GBS Mutual Bank held its annual dinner for clients and special guests from the Port Alfred area last week, celebrating 140 years of the independent bank which has built a loyal local client base.
Chairman of the board Tom Tagg gave the address at the special occasion, looking back on some of the highlights as well as the rocky periods of GBS’s history.
“What have we got to show after 140 years? We have a dedicated and happy staff, a growing and most loyal client base, an increasing number of NGOs, educational and other institutions who over the years have relied on our substantial financial support, and finally a modern bank with fresh ideas to carry us into the future,” Tagg said.
“None of this of course would have been possible without the steady growth in profitability and assets over the years.”
At the time the GBS converted to a mutual bank in 1994, its assets stood at R167-million. These increased to R500-million by 2006, then a billion by 2014, and currently stand at just over R1.2-billion.
GBS’s assets currently stand at just over R1.2-billion
“During this period profitability also rose steadily from around the R1.5-million mark to our latest record profits this year of R10-million. In the meantime reserves increased from R12-milion to R100-million,” Tagg said.
But he reminded the audience that the bank’s journey had not been a fairy tale of plain sailing.
“We have hit many troughs along the route, some more severe than others, but have always managed to avoid a disastrous wipe-out.”
Tagg said GBS’s history is broadly spit in two, the first part – about 115 years – tied closely to the building society movement, and the more recent period tied to the banking sector as a whole.
He said prior to the early 1990s the building society movement was basically a government tool to provide finance for housing. The government controlled home mortgage rates through setting the rates on savings products.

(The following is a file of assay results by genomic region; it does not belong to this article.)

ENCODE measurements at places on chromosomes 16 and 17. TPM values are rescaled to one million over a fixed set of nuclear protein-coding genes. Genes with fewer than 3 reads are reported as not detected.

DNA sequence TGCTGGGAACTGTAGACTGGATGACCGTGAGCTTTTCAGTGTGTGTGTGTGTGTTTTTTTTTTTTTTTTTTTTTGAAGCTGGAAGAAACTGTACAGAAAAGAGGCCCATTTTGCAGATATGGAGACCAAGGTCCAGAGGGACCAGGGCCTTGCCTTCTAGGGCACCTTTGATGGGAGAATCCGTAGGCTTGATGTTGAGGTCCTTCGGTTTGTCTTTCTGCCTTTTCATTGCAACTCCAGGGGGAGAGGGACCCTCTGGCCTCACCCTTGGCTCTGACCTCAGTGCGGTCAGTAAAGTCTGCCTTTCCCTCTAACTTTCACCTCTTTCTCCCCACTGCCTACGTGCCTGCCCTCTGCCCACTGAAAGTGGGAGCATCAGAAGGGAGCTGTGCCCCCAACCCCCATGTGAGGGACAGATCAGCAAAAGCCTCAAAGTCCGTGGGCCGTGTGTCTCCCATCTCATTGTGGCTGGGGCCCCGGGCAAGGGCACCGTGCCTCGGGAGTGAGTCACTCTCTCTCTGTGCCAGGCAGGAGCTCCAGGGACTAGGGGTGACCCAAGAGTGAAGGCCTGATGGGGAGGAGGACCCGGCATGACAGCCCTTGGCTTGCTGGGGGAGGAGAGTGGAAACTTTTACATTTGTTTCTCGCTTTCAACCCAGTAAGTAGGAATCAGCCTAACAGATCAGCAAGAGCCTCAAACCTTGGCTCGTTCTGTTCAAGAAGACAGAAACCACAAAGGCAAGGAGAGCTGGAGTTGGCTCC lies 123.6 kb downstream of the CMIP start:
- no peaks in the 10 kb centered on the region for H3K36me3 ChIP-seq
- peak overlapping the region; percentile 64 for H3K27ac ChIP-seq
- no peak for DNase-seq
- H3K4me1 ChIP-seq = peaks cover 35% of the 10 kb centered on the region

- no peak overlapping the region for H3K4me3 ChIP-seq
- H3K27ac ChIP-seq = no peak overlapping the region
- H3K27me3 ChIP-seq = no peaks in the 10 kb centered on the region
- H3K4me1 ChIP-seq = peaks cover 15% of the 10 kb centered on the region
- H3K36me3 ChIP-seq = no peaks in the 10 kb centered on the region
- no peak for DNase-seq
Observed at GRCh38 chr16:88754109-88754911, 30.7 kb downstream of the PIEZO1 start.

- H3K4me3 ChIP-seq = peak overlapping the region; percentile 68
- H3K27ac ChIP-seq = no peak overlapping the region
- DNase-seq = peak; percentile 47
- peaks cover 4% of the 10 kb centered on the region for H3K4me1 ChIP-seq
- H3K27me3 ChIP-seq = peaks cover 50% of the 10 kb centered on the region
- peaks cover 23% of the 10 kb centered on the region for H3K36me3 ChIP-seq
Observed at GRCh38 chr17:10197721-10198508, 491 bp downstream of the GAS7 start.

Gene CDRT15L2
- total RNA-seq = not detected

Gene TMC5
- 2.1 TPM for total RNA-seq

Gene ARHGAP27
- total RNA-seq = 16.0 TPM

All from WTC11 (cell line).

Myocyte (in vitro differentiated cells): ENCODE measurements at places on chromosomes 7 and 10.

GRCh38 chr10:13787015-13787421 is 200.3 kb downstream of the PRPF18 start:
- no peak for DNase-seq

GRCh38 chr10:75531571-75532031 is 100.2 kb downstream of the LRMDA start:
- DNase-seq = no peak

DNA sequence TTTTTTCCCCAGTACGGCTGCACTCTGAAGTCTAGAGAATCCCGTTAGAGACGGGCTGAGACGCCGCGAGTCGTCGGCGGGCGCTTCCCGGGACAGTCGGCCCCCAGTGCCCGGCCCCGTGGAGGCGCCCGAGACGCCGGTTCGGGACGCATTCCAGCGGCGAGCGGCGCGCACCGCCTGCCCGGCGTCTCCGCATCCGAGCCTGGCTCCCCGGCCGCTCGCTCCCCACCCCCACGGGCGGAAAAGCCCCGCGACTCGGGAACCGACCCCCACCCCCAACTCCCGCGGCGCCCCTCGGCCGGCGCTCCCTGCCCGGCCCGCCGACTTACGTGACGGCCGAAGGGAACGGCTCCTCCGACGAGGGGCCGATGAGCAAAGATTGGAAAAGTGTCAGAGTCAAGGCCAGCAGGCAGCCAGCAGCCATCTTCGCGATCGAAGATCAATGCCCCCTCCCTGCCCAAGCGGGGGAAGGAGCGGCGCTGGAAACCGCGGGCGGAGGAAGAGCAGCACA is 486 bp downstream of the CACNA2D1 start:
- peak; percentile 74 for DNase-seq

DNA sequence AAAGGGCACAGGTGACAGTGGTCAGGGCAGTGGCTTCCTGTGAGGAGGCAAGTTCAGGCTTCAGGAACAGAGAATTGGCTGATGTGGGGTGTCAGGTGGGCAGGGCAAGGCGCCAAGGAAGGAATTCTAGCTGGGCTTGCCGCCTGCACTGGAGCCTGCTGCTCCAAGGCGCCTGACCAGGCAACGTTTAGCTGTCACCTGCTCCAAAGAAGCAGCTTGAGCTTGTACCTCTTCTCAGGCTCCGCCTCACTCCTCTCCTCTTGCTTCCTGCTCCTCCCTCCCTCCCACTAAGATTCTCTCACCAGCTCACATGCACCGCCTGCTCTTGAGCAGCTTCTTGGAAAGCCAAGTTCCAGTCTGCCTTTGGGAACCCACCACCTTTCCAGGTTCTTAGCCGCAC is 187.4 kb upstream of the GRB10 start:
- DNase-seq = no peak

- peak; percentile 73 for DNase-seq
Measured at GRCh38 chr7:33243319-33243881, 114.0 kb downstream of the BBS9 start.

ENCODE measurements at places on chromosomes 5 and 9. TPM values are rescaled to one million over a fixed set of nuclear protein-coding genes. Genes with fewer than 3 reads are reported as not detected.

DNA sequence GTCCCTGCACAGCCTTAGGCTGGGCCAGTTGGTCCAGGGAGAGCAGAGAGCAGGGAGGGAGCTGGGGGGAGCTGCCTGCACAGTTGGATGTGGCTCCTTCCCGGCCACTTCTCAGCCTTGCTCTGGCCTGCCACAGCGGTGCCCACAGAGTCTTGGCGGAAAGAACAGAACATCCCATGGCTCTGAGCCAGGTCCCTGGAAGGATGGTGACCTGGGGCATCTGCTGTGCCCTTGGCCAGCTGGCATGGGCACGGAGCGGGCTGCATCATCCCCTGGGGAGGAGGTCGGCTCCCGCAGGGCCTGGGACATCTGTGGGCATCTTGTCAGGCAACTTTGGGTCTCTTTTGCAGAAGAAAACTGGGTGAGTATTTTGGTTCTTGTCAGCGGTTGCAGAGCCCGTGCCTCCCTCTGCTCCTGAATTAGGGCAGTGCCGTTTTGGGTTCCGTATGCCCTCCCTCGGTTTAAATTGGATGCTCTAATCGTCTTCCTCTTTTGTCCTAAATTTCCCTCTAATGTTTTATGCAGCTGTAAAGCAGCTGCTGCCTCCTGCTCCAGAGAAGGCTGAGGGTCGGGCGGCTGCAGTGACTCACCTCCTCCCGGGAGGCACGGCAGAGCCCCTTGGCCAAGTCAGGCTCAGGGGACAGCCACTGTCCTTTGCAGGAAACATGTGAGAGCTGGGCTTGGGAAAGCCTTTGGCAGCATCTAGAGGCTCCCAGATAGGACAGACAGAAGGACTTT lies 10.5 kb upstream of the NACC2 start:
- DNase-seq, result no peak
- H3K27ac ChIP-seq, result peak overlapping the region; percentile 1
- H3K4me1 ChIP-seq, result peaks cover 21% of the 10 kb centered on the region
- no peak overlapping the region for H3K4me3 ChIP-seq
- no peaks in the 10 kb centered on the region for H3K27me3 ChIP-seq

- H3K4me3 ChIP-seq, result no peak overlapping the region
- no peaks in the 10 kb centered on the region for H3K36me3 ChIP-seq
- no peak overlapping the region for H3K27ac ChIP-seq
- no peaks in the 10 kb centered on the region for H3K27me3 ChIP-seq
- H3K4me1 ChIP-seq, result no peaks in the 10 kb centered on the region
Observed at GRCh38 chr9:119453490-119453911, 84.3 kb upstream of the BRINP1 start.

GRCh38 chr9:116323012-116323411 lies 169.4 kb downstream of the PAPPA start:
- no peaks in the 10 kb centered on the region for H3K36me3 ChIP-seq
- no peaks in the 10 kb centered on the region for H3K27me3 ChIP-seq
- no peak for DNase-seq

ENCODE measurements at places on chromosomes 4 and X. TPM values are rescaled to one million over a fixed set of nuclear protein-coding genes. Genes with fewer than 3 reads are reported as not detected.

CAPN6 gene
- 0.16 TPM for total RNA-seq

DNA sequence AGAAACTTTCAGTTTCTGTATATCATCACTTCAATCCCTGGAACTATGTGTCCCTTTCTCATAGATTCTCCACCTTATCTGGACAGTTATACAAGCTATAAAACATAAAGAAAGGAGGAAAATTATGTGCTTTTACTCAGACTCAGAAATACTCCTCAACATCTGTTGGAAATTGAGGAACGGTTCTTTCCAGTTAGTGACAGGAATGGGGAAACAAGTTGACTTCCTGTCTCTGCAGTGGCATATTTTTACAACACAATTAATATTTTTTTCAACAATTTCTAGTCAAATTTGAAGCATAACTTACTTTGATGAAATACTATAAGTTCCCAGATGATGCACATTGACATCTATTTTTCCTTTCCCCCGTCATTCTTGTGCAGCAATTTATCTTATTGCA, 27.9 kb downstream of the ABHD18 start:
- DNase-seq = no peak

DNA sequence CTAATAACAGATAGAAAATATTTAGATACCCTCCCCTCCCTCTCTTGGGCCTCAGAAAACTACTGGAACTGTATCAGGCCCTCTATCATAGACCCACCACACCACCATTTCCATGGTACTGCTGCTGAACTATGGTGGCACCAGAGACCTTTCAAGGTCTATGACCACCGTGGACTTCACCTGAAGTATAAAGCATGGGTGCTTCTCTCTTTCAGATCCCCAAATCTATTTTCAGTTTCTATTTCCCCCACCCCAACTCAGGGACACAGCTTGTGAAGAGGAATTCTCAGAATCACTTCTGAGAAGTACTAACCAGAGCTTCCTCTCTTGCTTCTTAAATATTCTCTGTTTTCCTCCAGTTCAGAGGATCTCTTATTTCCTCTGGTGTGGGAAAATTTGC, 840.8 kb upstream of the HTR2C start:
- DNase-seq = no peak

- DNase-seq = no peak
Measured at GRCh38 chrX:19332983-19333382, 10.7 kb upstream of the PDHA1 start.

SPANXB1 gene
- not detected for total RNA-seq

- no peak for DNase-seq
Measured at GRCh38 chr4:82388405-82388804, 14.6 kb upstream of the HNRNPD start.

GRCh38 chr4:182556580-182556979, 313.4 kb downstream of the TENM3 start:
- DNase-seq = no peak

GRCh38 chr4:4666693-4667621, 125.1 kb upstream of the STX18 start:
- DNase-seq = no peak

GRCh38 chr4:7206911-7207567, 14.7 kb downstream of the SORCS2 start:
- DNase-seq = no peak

“However, this cosy way of doing business started to change in the mid-’80s when the banks, for capital reasons, entered the home loan market making it far more competitive which obviously benefited the consumer. At the same time the government removed tax incentives on building society investments,” Tagg said.
He mentioned two periods in which the bank experienced troubled waters. The first was in the 1970s, when GBS expanded into Bloemfontein and ended up financing housing developments at the lower end of the market.
“A near disastrous move which took a long time to mend,” he said.
A little while later, when the bank opened a Durban branch, moving away from traditional lending areas, they discovered they were being scammed by an estate agent and legal practice.
“We smartly shut down our lending and closed our Durban branch before it all ended in tears.”
Tagg felt Stone’s biggest legacy is the culture of care and fairness he instilled into the ethos of the bank
Over a period of 25 years (1983 to 2008), past chairman Chris Stone steered the bank through the Bloemfontein crisis, oversaw the transition to a mutual bank, the introduction of asset-based finance, and deftly managed the GBS through two banking crises which saw the demise of Fidbank, Saambou, Regal Treasury and BOE and the closure of a host of other small banks.
Despite severe pressure from the Reserve Bank for GBS to join up with another financial institution, they weathered the storm, remained independent, grew and prospered.
But Tagg felt Stone’s biggest legacy is the culture of care and fairness he instilled into the ethos of the bank.
“His overarching principle was doing the right thing even if it was not the most profitable. This philosophy kept many defaulting debtors in their homes.”
At the dinner guests enjoyed a feast catered by Naartjie and Cheryl Moss, of a butternut soup starter, a main course of roast lamb served with mint jelly and gravy, chicken and mushroom phyllo, crispy potato wedges, pumpkin fritters in a sweet sauce and green beans tossed in olive oil with toasted slithered almonds. Dessert was a brandy snap basket with vanilla ice cream and caramel sauce.